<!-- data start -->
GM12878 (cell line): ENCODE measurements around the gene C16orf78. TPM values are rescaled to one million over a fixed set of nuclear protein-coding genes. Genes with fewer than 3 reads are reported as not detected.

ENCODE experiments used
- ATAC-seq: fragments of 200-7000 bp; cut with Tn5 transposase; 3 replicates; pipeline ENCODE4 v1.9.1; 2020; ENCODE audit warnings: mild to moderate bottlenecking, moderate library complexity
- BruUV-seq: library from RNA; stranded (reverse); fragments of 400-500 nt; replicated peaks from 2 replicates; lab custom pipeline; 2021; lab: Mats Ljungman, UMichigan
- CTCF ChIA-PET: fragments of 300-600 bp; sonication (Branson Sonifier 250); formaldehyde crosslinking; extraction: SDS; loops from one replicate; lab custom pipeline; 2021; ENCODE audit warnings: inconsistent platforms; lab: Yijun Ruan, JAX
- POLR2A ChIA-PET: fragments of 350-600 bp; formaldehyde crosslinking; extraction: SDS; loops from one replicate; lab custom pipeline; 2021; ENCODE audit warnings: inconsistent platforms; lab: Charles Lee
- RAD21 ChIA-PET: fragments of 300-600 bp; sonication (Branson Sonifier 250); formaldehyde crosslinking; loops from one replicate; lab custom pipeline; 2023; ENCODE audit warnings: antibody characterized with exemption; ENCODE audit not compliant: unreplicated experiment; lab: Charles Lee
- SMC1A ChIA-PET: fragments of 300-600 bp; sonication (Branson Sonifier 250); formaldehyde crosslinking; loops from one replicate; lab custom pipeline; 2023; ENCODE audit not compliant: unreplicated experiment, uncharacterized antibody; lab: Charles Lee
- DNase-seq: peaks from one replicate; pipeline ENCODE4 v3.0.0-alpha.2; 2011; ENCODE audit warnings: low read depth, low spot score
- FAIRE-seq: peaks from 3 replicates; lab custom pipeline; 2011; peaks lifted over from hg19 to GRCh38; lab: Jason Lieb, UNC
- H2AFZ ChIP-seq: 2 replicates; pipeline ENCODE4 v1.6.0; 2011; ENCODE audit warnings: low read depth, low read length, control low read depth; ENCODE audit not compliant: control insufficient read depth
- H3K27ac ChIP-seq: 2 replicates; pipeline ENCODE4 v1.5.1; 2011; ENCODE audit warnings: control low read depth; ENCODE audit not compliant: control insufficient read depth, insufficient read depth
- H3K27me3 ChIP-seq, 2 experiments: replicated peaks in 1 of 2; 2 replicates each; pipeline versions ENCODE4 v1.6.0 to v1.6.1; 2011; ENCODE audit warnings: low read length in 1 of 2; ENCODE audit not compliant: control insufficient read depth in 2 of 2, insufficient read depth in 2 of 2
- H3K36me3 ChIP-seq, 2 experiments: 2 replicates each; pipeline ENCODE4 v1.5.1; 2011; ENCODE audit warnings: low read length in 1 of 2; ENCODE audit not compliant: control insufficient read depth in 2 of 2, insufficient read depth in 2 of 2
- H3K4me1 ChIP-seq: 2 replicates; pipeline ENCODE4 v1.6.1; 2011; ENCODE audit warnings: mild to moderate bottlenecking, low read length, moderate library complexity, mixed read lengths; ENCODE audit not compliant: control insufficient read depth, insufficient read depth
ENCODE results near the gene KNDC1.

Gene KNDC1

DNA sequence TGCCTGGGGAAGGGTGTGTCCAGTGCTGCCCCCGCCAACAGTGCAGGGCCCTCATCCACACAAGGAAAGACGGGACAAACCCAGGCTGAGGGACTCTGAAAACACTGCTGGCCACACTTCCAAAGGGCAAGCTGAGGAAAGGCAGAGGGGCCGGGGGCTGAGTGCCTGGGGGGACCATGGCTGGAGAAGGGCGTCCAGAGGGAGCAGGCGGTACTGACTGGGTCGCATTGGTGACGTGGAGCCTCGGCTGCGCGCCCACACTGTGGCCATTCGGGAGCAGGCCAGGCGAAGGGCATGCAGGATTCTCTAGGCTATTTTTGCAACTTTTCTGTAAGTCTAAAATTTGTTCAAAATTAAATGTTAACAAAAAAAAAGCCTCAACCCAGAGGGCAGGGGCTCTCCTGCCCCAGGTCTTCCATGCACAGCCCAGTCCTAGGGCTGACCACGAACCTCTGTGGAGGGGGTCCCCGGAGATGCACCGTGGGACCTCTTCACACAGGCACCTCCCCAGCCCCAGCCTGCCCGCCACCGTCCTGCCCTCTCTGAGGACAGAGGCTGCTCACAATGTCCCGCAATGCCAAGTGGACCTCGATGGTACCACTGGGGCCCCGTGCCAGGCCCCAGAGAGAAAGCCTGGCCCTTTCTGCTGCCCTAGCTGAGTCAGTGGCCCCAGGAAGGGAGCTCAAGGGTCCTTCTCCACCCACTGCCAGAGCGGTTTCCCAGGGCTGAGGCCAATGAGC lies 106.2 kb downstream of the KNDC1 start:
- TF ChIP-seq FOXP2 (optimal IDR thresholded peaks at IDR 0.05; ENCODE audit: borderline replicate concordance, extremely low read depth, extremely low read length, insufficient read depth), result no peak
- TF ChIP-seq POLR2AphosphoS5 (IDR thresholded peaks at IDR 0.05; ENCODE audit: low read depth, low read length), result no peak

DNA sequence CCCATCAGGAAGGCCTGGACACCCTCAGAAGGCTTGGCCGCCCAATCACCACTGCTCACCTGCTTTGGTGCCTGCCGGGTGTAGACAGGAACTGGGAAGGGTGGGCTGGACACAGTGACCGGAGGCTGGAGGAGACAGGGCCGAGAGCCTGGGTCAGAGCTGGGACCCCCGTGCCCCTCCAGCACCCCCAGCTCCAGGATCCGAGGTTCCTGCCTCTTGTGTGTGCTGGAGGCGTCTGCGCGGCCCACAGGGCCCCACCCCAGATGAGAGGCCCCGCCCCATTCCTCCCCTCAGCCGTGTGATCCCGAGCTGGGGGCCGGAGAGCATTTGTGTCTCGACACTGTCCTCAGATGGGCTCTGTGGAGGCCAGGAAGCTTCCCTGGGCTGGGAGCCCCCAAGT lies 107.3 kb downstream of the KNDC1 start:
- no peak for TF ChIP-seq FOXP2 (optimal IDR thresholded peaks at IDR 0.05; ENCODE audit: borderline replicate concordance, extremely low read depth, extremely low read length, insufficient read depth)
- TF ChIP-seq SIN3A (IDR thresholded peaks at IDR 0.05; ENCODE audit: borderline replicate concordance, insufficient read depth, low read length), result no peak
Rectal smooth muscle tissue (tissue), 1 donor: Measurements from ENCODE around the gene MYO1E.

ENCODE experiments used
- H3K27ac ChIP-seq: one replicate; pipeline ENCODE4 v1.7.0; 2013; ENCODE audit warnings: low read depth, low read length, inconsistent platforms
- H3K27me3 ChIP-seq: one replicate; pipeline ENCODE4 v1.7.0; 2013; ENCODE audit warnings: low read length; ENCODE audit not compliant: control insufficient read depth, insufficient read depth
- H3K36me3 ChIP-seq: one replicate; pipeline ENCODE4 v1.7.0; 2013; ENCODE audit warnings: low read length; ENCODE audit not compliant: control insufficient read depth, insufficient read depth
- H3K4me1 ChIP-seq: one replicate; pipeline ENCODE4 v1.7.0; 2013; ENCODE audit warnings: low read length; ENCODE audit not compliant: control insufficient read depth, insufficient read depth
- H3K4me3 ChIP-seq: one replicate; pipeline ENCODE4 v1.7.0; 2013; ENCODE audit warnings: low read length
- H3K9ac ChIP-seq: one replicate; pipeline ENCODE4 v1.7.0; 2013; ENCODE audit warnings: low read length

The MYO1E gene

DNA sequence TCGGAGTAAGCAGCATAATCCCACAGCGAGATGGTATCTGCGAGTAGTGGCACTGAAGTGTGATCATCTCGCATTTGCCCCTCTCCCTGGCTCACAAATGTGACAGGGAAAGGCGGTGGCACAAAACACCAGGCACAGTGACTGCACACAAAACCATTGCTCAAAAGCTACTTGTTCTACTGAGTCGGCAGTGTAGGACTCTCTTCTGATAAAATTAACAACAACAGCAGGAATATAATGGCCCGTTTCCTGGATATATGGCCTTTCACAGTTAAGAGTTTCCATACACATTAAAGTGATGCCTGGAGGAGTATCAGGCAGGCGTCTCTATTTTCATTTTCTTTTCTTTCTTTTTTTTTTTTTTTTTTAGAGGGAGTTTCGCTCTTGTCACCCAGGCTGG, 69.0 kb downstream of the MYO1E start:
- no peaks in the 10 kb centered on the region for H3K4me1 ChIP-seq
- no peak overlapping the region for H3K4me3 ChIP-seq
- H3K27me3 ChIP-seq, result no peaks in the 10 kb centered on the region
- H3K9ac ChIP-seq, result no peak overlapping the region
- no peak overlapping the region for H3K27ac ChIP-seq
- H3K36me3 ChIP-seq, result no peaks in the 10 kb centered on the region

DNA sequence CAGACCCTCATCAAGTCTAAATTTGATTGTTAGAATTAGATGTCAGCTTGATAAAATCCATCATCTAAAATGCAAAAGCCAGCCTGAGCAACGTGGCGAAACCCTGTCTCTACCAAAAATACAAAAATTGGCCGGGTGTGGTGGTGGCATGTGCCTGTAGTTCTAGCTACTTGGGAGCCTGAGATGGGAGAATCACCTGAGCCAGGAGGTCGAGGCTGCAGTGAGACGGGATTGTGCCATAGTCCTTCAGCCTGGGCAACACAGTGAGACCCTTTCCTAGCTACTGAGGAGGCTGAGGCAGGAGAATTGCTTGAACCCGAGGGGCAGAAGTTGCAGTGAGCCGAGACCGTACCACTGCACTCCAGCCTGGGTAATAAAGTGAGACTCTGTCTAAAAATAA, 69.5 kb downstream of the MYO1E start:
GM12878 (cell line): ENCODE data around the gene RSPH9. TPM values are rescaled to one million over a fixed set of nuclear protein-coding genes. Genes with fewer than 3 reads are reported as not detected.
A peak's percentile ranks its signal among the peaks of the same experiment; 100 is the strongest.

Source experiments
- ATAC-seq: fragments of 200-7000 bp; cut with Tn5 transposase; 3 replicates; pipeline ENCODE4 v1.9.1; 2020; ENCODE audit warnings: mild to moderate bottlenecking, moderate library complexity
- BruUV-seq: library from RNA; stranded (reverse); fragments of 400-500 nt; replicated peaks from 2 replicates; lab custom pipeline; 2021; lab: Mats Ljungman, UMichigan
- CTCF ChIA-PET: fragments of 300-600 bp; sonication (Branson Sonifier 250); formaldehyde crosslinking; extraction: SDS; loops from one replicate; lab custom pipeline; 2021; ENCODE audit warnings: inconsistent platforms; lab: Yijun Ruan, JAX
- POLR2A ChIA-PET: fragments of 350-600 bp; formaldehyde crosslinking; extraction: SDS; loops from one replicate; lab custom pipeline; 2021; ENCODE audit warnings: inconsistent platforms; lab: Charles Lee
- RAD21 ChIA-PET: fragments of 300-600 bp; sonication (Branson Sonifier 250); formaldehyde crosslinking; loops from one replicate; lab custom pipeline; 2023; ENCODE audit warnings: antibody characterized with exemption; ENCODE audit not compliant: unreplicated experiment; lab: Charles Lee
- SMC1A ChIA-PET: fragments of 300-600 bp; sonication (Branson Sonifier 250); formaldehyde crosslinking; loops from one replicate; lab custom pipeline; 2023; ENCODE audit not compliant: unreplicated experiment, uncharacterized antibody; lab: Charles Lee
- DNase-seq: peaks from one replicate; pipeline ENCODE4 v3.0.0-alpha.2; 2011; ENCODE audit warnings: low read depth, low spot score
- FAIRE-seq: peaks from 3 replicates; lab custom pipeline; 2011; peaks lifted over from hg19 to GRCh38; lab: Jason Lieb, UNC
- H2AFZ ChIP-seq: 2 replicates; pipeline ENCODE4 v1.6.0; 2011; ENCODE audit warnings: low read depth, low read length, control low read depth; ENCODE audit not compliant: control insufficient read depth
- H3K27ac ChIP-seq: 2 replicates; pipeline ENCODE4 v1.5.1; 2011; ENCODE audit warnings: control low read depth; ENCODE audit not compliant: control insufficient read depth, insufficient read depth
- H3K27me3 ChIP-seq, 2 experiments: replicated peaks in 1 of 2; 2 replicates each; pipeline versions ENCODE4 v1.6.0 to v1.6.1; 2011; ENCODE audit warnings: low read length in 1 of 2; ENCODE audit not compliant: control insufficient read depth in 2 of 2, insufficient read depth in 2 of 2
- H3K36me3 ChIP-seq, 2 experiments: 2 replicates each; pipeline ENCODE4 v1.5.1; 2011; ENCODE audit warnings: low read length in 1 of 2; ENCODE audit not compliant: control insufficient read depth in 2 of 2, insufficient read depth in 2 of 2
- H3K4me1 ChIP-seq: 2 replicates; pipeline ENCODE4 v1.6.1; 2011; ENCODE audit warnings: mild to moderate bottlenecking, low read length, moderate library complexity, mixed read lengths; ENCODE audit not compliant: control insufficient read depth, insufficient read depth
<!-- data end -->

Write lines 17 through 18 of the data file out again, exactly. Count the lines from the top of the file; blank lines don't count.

Gene KNDC1

DNA sequence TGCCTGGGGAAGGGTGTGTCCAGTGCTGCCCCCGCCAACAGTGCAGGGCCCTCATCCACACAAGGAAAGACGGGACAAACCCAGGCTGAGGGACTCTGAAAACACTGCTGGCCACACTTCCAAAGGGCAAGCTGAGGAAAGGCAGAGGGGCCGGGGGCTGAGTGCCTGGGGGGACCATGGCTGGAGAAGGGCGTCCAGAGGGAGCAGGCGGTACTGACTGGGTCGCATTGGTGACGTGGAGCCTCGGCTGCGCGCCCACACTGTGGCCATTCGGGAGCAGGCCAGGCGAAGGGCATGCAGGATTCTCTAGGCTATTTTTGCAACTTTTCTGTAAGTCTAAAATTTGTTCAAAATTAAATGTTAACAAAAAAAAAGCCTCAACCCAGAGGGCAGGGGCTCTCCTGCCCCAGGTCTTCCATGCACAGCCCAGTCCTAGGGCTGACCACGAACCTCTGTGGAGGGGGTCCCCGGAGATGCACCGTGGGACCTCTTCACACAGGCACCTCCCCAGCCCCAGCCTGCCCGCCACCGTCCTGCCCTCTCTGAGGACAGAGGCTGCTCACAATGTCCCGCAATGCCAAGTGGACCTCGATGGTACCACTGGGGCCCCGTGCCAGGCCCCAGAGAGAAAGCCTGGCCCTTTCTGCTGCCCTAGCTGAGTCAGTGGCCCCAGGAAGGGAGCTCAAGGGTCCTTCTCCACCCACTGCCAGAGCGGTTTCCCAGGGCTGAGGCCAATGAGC lies 106.2 kb downstream of the KNDC1 start: